The cello and the dumpster
Updated: Oct 7, 2019
Nor has life in it aught better
Than this hour of clear coolness,
the hour of waking together.
At a point in time when the arts and music are struggling to be original at all, architecture is flying. Japan. Argentina. The American #Frank Gehry’s new #Louis Vuitton in Paris is a museum of staggering, windblown lyricism.
But just the name Vuitton points up a primary problem: architecture has become an unattainable luxury. At the level where it might matter to most of us, at the urban level of condominiums, hotels, parking garages and houses, design falls into the despondently serial and lackluster hands of expeditious developers. For a month I kept up a howl of dissent (so unlike me) when my city authorized a condominium of such stellar banality and blundering scale–what choice did I have? #Asheville in fact has a lot of great, even visionary architecture. It sits in a resplendent wilderness. Both confer an implicit standard; we are not living up to it.
Michael Kimmelman asks: why is it so hard for American cities to put up worthwhile #architecture? In an age of wealth and golden inventiveness, we keep falling deeper into the clutches of expedient mediocrity.
If we do buy or build a house, we follow the most pasteurized dictates of urban convention. Who even thinks that a home might be a unique psychological or aesthetic portrait of who we are? Of the lives we aspire to lead?
Think of your living room and of all that’s contingent upon it–solitude, companionship, music, food, sex (good sofa), art, pets, health, contemplation, sleep, conversation, mood, relaxation, movies, seduction, work, anguish, blow-ups, confession, enchantment, existence itself. Why do I think space matters so much? Because it is the stage, the acoustic of this plural drama, making it humdrum or making it resonant.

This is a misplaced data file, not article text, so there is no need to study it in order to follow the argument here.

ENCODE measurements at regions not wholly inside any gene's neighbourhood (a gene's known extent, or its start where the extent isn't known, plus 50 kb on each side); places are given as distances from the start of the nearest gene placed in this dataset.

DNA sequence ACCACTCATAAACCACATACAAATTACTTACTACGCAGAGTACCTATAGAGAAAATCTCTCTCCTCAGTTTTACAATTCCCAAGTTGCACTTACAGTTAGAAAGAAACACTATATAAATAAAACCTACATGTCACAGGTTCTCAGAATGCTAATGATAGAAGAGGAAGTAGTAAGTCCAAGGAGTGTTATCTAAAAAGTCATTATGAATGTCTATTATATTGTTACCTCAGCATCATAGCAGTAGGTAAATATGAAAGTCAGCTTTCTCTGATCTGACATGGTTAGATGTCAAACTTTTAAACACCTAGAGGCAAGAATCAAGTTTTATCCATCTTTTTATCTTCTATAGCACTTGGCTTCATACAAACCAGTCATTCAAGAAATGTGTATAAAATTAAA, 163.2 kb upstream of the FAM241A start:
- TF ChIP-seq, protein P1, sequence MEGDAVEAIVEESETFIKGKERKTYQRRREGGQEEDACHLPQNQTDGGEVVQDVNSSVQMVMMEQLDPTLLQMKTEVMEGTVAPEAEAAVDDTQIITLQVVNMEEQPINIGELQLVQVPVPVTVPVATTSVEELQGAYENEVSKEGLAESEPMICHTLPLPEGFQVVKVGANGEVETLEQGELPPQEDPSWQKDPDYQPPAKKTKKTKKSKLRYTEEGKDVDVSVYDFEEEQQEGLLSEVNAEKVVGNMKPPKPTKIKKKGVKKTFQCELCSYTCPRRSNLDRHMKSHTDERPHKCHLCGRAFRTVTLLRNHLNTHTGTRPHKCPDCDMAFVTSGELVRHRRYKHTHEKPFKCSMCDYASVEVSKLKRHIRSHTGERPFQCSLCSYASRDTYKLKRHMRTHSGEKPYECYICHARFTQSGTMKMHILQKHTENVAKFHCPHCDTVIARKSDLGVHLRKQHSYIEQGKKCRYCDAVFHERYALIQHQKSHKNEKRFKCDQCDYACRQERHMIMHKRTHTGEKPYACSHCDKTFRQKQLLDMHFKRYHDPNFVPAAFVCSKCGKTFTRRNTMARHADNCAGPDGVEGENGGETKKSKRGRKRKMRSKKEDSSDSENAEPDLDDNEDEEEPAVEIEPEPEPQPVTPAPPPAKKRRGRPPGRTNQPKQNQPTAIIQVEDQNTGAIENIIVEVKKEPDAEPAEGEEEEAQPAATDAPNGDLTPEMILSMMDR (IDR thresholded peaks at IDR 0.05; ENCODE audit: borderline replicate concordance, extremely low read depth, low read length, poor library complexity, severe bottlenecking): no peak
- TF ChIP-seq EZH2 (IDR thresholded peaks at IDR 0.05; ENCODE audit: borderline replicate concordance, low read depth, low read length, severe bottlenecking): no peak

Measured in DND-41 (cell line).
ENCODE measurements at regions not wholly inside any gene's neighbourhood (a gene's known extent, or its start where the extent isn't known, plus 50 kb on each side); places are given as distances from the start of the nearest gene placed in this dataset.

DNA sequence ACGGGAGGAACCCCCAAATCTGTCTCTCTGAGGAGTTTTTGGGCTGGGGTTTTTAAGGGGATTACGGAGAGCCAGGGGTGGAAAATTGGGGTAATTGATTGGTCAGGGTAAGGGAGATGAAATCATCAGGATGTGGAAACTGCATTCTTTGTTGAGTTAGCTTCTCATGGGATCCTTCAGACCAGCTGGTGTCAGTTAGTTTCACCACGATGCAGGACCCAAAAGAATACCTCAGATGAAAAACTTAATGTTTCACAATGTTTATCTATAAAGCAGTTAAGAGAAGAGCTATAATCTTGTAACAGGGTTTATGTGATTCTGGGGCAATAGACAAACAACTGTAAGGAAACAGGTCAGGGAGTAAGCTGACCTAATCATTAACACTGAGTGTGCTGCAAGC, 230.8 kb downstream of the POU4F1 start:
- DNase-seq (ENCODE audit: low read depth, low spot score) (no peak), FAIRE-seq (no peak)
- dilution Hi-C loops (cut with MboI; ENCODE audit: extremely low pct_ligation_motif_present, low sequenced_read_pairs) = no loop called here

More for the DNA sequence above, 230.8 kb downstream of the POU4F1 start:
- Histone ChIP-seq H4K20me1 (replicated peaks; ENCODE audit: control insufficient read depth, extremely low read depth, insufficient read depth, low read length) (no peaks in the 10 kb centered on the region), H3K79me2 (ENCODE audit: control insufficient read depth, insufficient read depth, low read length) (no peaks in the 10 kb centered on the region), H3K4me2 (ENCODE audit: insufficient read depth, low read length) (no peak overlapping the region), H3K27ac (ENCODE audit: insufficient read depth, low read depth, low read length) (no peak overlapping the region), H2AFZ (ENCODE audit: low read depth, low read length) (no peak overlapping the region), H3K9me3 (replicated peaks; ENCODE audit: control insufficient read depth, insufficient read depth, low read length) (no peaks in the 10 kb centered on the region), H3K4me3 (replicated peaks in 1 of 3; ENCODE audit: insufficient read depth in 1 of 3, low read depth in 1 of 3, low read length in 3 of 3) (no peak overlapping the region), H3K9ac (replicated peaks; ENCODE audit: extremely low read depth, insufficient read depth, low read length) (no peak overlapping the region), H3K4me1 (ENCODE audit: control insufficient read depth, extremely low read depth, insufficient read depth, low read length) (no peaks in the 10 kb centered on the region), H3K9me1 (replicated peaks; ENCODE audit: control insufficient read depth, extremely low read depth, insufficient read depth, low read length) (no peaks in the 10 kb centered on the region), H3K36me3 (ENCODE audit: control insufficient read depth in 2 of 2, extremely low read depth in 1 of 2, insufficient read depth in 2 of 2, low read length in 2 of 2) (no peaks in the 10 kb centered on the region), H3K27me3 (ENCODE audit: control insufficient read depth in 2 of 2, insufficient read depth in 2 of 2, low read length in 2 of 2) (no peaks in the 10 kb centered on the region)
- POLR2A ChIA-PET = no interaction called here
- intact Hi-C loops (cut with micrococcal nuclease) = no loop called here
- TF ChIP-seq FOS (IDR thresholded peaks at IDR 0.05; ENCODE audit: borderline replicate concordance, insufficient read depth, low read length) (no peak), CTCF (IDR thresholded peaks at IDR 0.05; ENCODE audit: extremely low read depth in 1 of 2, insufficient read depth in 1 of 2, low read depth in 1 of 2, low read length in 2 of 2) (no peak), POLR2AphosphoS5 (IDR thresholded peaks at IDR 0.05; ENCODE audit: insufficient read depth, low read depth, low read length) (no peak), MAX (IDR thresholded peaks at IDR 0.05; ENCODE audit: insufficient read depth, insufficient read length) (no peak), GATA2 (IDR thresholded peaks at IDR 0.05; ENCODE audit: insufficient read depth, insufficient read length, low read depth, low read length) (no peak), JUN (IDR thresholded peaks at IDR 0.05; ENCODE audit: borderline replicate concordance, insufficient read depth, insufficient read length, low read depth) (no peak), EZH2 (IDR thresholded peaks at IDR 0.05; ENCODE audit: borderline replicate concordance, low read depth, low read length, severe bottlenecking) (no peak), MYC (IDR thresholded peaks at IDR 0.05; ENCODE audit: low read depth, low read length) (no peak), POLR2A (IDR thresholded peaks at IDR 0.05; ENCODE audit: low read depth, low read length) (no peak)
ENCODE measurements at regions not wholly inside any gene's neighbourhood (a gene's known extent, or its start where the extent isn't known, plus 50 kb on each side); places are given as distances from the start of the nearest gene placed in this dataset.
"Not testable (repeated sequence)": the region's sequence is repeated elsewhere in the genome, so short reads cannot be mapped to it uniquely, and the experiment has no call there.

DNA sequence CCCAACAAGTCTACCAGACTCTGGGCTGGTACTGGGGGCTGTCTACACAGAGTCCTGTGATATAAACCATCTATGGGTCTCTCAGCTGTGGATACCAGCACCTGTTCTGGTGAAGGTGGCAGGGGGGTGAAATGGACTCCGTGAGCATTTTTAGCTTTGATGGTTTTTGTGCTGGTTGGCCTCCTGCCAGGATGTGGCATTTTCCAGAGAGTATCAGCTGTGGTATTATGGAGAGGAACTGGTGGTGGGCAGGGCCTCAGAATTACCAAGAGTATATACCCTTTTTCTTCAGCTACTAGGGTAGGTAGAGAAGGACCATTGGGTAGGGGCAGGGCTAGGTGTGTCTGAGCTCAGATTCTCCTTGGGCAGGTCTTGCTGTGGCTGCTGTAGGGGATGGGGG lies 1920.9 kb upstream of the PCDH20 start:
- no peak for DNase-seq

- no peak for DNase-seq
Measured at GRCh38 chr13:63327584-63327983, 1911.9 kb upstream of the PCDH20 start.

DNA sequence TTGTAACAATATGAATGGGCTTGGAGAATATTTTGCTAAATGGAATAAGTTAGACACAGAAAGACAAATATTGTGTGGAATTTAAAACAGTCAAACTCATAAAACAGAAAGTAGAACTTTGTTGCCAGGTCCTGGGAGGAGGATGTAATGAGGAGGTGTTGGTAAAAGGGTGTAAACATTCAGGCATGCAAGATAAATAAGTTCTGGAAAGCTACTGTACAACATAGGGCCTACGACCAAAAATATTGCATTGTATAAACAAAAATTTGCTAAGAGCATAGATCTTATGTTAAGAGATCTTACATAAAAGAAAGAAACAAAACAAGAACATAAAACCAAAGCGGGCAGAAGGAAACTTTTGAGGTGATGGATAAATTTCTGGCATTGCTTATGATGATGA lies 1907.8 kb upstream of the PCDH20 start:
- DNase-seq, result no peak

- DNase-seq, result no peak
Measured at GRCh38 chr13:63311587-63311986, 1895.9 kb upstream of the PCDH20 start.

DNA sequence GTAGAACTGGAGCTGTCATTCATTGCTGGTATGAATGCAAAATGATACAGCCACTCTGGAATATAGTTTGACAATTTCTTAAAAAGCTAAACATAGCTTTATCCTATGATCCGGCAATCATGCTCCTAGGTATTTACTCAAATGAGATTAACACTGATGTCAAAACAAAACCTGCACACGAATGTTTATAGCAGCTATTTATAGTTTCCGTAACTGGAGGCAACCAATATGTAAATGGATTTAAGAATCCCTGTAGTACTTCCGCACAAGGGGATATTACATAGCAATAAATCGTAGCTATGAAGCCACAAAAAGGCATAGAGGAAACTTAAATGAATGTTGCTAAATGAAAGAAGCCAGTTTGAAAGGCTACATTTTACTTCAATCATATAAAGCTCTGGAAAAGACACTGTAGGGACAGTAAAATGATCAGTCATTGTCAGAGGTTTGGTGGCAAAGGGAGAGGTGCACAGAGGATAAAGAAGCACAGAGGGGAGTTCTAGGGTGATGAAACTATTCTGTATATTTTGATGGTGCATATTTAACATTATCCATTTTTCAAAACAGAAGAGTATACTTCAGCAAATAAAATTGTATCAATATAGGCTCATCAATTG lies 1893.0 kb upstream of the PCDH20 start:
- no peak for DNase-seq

I’ll stick my neck out–most conventions pertaining to our houses are . . . well, wrong. If not wrong, way past their shelf life. And by being wrong, they materially impair and contaminate our lives in a hundred unseen ways.
A professor of mine once contrasted two models of home, the cello and the dumpster. The dumpster is the house we just fill up with stuff. How much better, he wondered aloud, if we treated it as a spare and living instrument capable of delirious satisfactions?
My dream of a Sunday morning is to sit with my coffee and warm croissant and wherever my eye alights, on clean walls, a vase of flowers, a roving cat or a work of art, to sink into Pound’s clear coolness. Lynne awakens, we talk, absorbing the scintillant tranquility of light and space like a child absorbs the suspense of a fairy tale.
Architecture is still a bond, an ethic with the earth. Some scrap of earth has been taken, like the life of an animal for the production of meat. Houses I like aren’t just efficient, exquisitely adaptive, appropriately modern. They bear an intrinsic thank you, in their lightness, beauty and tact, for the sacrifice that was made.